5. Use feature flags: Feature flags allow team members to toggle certain features on or off, which proves useful for gradually rolling out new features in addition to testing.
  6. Maintain a proper staging environment: As much as possible, staging environments should mirror your actual production environment. Doing so helps catch environment-specific issues as you test software in this production-like setting before it goes live.
  7. Monitor (and respond to) feedback: Use tools to monitor software and applications while they’re in production. Gather feedback from users. And leverage all this valuable information to improve the software while it’s being developed.
  8. Ensure everything is reproducible: Your team should be able to reproduce any past version of software or an application at a moment’s notice. And reproducibility on-demand requires keeping every bit of code, configurations, and database schema in your version control system.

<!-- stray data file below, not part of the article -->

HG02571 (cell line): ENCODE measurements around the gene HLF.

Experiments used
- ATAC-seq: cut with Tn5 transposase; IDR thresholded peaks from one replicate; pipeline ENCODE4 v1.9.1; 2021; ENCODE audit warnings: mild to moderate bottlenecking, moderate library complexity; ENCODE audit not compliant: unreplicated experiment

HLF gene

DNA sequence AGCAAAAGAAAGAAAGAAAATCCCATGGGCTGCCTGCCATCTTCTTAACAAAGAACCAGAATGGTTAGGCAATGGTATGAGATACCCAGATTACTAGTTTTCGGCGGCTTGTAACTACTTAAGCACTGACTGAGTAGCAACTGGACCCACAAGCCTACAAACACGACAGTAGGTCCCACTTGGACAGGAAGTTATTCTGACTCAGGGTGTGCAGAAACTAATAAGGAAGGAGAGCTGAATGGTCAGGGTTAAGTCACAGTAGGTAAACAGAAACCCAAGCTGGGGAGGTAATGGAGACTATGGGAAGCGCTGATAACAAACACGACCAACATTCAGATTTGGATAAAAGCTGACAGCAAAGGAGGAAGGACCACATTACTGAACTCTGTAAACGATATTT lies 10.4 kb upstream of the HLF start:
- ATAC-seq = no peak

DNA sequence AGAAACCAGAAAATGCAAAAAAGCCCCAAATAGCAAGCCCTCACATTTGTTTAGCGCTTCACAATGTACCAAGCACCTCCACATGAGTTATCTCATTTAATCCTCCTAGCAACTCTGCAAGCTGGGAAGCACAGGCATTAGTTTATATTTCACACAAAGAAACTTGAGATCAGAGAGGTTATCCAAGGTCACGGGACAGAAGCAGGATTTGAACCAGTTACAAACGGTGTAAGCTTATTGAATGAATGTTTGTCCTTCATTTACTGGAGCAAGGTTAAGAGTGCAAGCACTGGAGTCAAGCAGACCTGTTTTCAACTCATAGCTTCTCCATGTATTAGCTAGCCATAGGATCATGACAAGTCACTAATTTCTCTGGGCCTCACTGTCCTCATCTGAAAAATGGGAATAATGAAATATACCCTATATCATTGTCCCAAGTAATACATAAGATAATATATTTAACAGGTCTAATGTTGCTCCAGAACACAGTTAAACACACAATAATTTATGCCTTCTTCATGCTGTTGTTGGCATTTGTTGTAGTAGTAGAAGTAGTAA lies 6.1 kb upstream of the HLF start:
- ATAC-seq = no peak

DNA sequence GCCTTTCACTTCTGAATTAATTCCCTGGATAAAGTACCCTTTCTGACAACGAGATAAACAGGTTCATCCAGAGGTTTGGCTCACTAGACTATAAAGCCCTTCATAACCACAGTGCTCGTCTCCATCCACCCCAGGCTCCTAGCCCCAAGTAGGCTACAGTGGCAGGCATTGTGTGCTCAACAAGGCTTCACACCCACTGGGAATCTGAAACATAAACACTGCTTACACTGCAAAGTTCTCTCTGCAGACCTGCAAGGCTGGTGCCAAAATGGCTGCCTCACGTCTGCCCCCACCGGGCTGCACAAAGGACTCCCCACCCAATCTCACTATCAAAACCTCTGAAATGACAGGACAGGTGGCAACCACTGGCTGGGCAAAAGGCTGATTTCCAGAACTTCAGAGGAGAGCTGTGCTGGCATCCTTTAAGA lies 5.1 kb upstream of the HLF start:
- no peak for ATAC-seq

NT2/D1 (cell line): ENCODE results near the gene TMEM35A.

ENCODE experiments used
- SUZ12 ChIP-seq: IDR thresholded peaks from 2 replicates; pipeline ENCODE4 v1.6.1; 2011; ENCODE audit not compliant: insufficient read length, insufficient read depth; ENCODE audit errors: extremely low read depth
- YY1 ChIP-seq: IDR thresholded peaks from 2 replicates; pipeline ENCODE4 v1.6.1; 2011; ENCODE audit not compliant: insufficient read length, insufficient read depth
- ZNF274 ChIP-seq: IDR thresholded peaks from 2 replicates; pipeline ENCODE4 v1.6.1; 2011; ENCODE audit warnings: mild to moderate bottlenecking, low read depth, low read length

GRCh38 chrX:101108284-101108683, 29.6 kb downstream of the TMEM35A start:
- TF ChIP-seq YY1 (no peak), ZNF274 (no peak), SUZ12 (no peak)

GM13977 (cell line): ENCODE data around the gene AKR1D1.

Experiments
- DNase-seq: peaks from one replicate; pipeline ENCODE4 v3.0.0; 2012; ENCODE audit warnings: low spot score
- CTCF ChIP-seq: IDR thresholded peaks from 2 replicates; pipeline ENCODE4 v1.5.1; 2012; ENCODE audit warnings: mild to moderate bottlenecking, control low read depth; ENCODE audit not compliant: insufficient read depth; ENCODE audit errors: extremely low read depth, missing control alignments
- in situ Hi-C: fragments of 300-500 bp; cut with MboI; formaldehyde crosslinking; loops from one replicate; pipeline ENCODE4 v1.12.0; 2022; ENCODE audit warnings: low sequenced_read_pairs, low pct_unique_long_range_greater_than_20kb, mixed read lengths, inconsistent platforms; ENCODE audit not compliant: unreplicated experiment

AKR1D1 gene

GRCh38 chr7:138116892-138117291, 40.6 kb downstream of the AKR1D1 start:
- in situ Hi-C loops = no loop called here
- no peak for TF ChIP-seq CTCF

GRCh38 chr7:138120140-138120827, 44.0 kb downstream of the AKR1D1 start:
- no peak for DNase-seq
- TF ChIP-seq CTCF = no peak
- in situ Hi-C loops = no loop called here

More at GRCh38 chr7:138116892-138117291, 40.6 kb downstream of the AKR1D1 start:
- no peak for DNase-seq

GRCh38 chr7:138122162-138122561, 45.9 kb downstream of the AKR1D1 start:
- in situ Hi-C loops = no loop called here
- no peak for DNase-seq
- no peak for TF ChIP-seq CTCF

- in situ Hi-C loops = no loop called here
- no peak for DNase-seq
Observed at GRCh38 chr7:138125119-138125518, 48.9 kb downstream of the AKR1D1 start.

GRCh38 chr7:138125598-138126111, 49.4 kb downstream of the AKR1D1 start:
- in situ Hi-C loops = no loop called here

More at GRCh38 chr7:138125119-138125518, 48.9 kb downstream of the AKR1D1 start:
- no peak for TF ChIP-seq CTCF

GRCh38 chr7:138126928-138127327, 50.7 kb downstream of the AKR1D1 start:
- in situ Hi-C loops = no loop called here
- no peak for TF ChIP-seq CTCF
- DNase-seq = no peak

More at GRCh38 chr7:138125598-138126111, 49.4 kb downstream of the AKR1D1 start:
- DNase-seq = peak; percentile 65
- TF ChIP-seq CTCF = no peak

9. Foster a culture of collaboration: Remember that a key aspect of DevOps in practice is to foster a culture of shared responsibility and collaboration, which requires open communication, teamwork, and that every member of the team both understands and shares responsibility for the delivery process. 

Continuous delivery: An essential element of modern DevOps

Once viewed as a transformative practice, continuous delivery is now a core aspect of a high-performing, reliable software development process. And by understanding why this is the case, as we’ve done above, we have the knowledge needed to ensure the tools used in the DevOps process have what it takes to reap the benefits of CD.

For example, ActiveBatch by Redwood can help automate much of your own development process, reduce human error, and free up your team to focus on high-impact tasks.

Moreover, we developed ActiveBatch to function as a natural complement to the culture of collaboration and shared responsibility that continuous delivery can foster. 
Learn how by scheduling a free demo today!